February 15, 2018
The problem with a multicultural society is that sometimes, Chinese New Year (eat meat dumplings!) Ash Wednesday (don’t eat meat!) Valentine’s Day (love and lovers!) and Total Defense Day (a lot of people died horribly) line up their lunar and Gregorian selves and really serve to confuse a person. I mean, check out this CNY gift bag swag. Mixed message, right? In a good way.
The cool part is that Singapore seems to have it all sorted. “I got a dispensation for the eating,” whispered the Chinese Catholic to me at the party, “plus, the salmon is vegetarian.”
So that part was confusing, but in a way that I could at least understand.* The calendar stuff, not the business about vegetarian salmon- that’s just bizarre. I did have great fun throwing the “fish” around, though, in the traditional celebratory way. I am loving the people I work with and how they include us in all the diverse food and parties. Big kudos to the world for coming up with so many reasons and ways to have fun with each other.
On an “other side of humanity” note, however, today I headed with my partner school to a memorial dedicated to civilians who died in World War II. There is some dark, dark history I’m currently too upset about to get into here, but what it boils down to is that in the 1950s and ‘60s, when Singapore was planning and building what was to be a newly sovereign nation, they kept finding masses of human remains at construction sites. There had been multiple slaughters of civilians- especially the ethnically Chinese in unnatural disasters like Sook Ching, or “purge through cleansing”- during the Japanese occupation. It was continually heart-rending to witnesses and survivors, and it was way, way too raw.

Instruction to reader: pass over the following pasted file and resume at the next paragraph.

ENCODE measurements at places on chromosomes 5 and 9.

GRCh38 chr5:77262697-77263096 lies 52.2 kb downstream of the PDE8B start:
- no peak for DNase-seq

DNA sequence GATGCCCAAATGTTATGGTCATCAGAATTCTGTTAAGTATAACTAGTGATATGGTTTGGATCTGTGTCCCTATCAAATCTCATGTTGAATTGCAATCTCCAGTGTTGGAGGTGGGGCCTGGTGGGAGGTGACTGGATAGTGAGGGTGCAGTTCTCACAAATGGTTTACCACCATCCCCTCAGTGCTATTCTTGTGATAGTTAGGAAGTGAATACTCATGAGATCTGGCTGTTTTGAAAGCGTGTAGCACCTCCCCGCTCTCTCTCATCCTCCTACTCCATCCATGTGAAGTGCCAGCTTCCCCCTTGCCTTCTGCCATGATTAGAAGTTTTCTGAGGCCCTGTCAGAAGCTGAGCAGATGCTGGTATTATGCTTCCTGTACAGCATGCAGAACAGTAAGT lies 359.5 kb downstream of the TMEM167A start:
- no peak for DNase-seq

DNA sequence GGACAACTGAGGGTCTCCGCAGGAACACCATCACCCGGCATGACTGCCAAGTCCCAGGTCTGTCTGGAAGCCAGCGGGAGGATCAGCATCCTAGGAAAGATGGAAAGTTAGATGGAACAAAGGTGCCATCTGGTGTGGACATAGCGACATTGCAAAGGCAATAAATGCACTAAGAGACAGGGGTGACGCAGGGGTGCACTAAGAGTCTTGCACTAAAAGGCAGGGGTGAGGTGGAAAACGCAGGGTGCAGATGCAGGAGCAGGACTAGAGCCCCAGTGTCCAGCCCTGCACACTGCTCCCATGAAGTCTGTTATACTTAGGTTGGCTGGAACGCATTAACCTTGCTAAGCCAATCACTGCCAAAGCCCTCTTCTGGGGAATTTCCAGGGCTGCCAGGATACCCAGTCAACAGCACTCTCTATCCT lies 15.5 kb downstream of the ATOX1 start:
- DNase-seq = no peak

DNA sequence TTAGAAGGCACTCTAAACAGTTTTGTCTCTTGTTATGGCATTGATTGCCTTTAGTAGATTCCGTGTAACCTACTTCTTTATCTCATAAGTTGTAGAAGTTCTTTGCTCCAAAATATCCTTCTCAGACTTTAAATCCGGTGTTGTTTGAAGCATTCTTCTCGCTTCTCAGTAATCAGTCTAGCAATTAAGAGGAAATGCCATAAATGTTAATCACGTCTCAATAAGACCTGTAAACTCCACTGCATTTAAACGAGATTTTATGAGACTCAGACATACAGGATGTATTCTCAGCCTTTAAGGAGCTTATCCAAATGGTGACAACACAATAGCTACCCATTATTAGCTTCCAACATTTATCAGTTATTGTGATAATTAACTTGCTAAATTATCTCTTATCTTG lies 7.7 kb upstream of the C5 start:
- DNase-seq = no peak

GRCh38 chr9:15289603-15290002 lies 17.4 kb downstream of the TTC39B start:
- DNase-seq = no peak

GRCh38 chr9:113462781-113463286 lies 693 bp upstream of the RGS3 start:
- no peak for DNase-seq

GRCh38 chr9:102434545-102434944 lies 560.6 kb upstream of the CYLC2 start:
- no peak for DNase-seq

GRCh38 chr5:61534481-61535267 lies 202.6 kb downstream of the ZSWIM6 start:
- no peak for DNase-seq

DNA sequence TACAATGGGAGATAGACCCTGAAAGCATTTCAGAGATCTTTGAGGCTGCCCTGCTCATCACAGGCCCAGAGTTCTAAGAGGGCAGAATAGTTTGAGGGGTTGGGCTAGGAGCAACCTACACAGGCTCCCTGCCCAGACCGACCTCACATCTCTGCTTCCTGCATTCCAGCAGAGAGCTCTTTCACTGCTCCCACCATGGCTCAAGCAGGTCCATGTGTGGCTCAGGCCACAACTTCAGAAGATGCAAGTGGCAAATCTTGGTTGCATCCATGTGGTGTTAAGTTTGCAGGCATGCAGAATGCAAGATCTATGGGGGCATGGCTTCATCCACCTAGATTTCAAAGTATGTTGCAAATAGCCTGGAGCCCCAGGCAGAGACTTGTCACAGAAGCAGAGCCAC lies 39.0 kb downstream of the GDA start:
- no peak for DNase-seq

So the Singaporeans created a memorial. They collected all the bones and reburied them at one sight, opting against cremation because of the various religious beliefs of surviving family members. They commissioned this monument:
which has four towers progressively leaning toward each other until they are bonded at the top. This represents Singapore’s four “races”: Chinese, Malay, Indian, and other (mostly Eurasian) and how they must always support each other as one nation.
51 years later, they invited some school children, with whom I limped along in my flesh-eating bus station shoes, and -WHOA!- the first female and current President of Singapore, Halimah Yacob.
I took a picture of the motorcade because I was kind of impressed. And then, even though I was this far away for her speech,
I continued to be impressed, if more sweatily. I like how world leaders are still able to emphasize the necessity of cooperation and unity across differences. And I like that I can still be surprised by Singapore, since they included bagpipes in the post-keynote ceremony. Definitely did not see those coming.
I got a little closer for the photo ops, where I made eye contact and smiled in a way that I hope reassured her that World Peace: I’m For It.
I don’t know if the look worked, but my partner teacher has former students in impressive places, so we got a photo op ourselves! Since I’m not a selfie taker, I just did this:
and called it good. Somewhere there’s a professional picture of me and an actual President, though, which is pretty neat.
I hope I didn’t have salmon in my teeth.
*Not a “why the effing eff doesn’t Congress get their shit together like the entire rest of the world because children are dying???” kind of confusion. Or a “further, why are we not voting the calluses out???” kind of confusion. Because I’m really angry about those two things, but I’m keeping it down here because it doesn’t really fit the tone of everything else above.